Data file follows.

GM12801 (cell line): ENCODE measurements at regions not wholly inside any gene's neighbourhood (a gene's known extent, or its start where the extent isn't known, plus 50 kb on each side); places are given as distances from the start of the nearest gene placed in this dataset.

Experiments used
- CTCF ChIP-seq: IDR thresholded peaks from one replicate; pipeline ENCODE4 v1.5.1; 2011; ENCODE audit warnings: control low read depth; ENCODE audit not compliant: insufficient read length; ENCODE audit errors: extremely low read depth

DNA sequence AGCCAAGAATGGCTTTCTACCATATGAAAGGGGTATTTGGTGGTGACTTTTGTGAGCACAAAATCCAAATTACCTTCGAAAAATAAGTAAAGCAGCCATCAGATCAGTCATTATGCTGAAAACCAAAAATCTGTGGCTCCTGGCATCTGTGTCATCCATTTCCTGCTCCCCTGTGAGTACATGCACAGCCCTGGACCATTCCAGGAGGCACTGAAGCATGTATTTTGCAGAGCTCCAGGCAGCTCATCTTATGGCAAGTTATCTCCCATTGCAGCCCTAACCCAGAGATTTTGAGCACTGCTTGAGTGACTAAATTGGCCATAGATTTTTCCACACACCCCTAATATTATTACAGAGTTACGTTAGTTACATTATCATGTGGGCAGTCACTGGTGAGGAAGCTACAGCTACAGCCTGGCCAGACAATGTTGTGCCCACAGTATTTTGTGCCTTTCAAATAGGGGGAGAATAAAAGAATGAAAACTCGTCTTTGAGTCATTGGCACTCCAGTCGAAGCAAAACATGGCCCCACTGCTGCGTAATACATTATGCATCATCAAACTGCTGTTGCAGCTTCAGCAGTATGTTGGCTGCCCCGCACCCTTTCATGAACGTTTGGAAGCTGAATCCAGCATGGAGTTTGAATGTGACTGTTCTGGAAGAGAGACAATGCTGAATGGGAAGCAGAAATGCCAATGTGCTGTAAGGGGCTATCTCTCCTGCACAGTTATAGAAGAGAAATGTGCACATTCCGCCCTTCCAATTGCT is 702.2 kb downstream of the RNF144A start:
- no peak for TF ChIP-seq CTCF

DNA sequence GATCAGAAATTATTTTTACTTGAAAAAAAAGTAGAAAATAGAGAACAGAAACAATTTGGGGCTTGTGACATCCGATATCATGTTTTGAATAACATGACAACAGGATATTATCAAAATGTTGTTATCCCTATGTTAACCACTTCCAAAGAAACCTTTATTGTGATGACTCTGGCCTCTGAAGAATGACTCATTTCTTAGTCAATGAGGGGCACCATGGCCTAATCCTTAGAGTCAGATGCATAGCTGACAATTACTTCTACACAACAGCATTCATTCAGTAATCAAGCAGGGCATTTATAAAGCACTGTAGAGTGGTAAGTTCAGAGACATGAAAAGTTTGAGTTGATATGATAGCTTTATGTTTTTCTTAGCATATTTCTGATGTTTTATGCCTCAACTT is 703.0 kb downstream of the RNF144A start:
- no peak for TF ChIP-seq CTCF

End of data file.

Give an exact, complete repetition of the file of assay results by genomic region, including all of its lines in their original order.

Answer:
GM12801 (cell line): ENCODE measurements at regions not wholly inside any gene's neighbourhood (a gene's known extent, or its start where the extent isn't known, plus 50 kb on each side); places are given as distances from the start of the nearest gene placed in this dataset.

Experiments used
- CTCF ChIP-seq: IDR thresholded peaks from one replicate; pipeline ENCODE4 v1.5.1; 2011; ENCODE audit warnings: control low read depth; ENCODE audit not compliant: insufficient read length; ENCODE audit errors: extremely low read depth

DNA sequence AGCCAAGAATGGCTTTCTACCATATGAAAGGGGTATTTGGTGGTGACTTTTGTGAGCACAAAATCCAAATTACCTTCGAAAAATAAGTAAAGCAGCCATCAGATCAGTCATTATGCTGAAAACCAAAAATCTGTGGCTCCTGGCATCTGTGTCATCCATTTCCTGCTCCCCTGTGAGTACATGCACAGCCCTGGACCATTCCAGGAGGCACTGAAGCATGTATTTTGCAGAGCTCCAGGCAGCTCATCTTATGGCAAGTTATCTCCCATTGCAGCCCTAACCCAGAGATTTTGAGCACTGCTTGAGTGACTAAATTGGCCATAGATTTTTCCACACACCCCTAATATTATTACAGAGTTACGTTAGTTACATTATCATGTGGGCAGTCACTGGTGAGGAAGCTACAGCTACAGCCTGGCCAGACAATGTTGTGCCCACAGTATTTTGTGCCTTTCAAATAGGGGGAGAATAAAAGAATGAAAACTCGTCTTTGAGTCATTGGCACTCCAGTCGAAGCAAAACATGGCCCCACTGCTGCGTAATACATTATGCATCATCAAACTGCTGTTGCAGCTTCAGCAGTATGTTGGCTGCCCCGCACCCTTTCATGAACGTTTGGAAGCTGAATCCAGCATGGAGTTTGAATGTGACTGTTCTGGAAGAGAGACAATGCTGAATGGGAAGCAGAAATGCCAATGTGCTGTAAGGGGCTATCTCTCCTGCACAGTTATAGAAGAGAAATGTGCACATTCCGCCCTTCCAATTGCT is 702.2 kb downstream of the RNF144A start:
- no peak for TF ChIP-seq CTCF

DNA sequence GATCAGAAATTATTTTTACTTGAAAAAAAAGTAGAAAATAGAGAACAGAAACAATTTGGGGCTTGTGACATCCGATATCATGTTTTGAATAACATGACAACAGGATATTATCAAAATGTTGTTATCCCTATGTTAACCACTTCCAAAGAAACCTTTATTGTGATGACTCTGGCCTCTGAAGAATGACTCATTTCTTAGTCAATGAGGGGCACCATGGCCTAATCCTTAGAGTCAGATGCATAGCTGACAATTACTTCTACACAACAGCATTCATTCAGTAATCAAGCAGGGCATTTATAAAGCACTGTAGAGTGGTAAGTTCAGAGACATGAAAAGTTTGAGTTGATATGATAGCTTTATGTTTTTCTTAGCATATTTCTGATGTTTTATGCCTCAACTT is 703.0 kb downstream of the RNF144A start:
- no peak for TF ChIP-seq CTCF